Being consistent in all of his writings, Jack London seems to have a well defined worldview. Many, if not all, of his pieces focuses heavily on nature. This means that nature is a prominent feature in his worldview. To look at this more closely, I have specifically chosen one of Jack London’s most famous works The Call of the Wild to analyze closely using common worldview questions.
What is prime reality?
In other words, this question is asking what is really and truly real, and how we know it to be real. Since The Call of the Wild focuses so heavily on nature, it seems that Jack London believes that which can be seen to be the true reality. However, he does give evidence in his novel of some outside force. There is a certain power, one may call it, that beckons Buck to come to the wild. Buck recognizes this force and is conflicted. Perhaps London is alluding to a force that binds the universe together.
What is the nature of the world around us — the external reality?
In The Call of the Wild, the world is wild, and in that particular region, untouched. Although it is dangerous, it is pure. London seems to allude to the point that the world has always been there. It is ruled by ancient, unwritten code. Even the dogs obey it, for instance when they eat or fight. This unwritten law brings order to the world.
What does it mean to be human?
In this novel, humans are depicted as cruel and harsh. They try to control the world around and take it for their own. Almost all of Buck’s masters abused him. Some were just cruel and beat him for no reason, while others were stupid and did not understand the wild, causing him and the other dogs much pain and suffering. Only one master was kind to Buck. He lived in solitude and lived off the land, not trying to conquer it. So London believed that the closer man was to the wild, the better off he was. Humans were meant to go back to what they came from and become wild. This is called naturalism, and is also evident in Buck.
What happens to a person at death?
Whenever a death occurred, that person or animal was simply gone. There is no mention of a life after death or any such sort of continuation. They simply disappear. The first death that Buck witnessed was Curly the dog. She simply disappeared in the frenzy of mad dogs, just like a couple of Buck’s masters disappeared under the ice into a frozen river. But life moved on without a skip of a beat. When buck conquered his foe Spitz, the rest of the dogs treated Buck as their new master like nothing had even happened.
How and why is it possible to know anything at all?
Knowledge, in The Call of the Wild, seems to come from instinct and from experiences. Buck learns the ways of the wild quickly because it seems to be written in his DNA. But he also learns the rules by observing. His first lesson came when Curly was killed. Her end came when she was knocked off her feet, so lesson number one: do not get knocked off your feet. So wisdom can only be found through observation, experience, and instinct.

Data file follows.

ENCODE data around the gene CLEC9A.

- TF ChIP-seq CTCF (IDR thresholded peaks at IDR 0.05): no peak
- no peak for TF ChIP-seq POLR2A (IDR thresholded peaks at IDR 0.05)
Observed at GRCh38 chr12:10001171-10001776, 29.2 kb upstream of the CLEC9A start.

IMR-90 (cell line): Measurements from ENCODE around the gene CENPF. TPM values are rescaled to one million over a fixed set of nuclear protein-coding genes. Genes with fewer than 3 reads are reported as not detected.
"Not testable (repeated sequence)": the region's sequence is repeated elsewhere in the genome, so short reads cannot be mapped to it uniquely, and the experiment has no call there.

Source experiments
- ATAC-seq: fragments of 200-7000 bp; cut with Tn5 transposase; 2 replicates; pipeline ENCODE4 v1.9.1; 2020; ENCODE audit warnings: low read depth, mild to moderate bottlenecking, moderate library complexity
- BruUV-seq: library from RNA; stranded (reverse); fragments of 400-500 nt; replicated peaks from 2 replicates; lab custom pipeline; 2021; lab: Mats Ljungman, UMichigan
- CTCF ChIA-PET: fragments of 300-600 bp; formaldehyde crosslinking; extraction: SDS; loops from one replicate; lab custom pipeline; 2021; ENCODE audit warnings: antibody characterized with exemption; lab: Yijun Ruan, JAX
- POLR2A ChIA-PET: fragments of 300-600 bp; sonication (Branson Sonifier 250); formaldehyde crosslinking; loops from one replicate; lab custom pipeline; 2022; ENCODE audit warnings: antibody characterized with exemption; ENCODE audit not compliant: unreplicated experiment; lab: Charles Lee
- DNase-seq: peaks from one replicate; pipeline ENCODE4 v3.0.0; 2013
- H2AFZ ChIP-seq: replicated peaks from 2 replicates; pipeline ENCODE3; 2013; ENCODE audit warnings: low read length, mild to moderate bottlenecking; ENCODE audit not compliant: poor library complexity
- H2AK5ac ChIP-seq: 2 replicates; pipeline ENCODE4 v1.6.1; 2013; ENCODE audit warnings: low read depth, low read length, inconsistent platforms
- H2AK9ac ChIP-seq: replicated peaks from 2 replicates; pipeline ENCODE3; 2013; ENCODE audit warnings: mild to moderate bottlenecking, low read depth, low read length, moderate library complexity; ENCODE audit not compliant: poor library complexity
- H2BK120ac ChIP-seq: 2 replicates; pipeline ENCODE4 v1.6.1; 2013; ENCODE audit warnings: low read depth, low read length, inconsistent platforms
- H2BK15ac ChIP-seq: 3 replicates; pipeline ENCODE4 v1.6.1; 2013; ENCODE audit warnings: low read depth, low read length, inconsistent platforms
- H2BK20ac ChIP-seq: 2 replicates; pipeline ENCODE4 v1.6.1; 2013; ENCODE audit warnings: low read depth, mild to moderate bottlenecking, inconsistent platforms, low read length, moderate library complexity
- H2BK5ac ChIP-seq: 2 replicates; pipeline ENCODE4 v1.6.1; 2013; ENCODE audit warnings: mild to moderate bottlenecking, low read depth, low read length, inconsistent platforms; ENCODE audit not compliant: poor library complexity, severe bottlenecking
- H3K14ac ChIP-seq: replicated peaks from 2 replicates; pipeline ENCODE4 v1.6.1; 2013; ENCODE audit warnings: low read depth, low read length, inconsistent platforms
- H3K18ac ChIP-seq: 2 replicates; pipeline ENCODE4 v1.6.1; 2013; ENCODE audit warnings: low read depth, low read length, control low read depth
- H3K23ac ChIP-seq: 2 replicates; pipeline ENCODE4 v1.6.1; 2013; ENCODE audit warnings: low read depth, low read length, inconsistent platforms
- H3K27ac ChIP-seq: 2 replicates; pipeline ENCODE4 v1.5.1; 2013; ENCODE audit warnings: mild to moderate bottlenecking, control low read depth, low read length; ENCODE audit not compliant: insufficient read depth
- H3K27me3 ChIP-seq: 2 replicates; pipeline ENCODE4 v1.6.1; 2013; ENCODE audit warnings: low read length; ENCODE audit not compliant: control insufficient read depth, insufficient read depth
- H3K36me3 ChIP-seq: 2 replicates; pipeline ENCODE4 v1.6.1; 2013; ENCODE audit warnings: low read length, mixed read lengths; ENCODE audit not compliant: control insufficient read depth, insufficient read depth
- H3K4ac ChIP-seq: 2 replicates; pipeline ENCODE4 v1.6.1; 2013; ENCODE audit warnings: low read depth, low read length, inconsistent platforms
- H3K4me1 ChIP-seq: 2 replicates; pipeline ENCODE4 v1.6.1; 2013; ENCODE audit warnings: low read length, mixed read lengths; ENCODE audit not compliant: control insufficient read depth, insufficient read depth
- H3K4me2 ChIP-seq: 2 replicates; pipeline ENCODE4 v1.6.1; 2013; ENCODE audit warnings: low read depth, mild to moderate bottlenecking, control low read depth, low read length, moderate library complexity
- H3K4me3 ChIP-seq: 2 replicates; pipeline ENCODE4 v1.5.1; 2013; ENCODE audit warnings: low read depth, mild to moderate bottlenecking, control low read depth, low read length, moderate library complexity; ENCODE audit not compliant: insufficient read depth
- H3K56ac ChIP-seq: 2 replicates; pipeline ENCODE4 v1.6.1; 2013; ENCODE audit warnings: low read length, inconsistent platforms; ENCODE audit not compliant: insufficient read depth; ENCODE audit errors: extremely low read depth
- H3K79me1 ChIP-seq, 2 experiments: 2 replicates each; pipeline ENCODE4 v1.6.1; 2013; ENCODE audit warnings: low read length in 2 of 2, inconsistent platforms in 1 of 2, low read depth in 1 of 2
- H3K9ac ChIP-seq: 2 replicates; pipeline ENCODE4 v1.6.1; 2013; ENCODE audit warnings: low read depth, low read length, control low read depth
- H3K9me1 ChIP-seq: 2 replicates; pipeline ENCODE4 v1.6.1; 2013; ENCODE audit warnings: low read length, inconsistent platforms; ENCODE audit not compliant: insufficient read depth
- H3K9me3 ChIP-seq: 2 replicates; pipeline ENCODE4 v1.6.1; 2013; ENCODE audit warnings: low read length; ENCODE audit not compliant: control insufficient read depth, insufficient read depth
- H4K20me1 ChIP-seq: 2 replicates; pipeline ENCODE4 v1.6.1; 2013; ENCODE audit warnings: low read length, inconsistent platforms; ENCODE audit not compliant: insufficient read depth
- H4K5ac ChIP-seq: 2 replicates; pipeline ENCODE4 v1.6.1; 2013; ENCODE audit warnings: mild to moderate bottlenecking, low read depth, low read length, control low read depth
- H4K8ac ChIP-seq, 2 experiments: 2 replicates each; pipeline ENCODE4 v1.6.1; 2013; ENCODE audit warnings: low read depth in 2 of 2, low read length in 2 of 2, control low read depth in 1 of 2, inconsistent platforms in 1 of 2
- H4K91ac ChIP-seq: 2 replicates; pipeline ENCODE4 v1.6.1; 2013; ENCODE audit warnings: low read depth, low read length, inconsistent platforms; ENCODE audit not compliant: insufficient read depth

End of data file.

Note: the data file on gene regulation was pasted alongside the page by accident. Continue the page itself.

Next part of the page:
Is there right and wrong and how do we know right from wrong?
The wild does not have much of a moral code. It goes by the law of the survival of the fittest and “every man for himself.” Only the strongest creatures and those who are able to adapt can survive. So “doing the right” thing did not have much place in the wild. At times throughout the novel, it seemed that the outside force of nature would inflict punishment on those who did wrong, like when Buck’s cruel and ignorant masters fell through the partly frozen river. Yet other times nature contradicted itself by allowing John Thornton, Buck’s kind and adored master, to be killed. So really, the universe does not follow any moral code: only survival.
What is the meaning of human history, if any at all?
Not much is said of human history in this novel. The most notable factor of it applies to all creatures: the survival of the fittest. This rule has been evident in all of history, according to Jack London, and is still seen throughout Buck’s adventures. Buck observes this through his experiences and learns that the only way to survive is by adapting.
What personal, life orientating core commitments are consistent with this worldview?
In The Call of the Wild, each person or creature clearly has one goal: survival. Each wants to make it to the top of the food chain. They must become the strongest and most adaptable to be on top. Even better, becoming close to the wild primitive state that all of nature was once in was the way to thrive the most. In the book, those most “civilized” were depicted as the weakest.
In conclusion, The Call of the Wild seems to align closest with Evolution. The idea of the survival of the fittest affirms this. This worldview varies widely with a Christian worldview. While Christianity believes in a strict moral code given by God, the worldview in Jack London’s novel follows no such code of any kind and no higher power. It could be argued that these two worldviews are strictly opposites.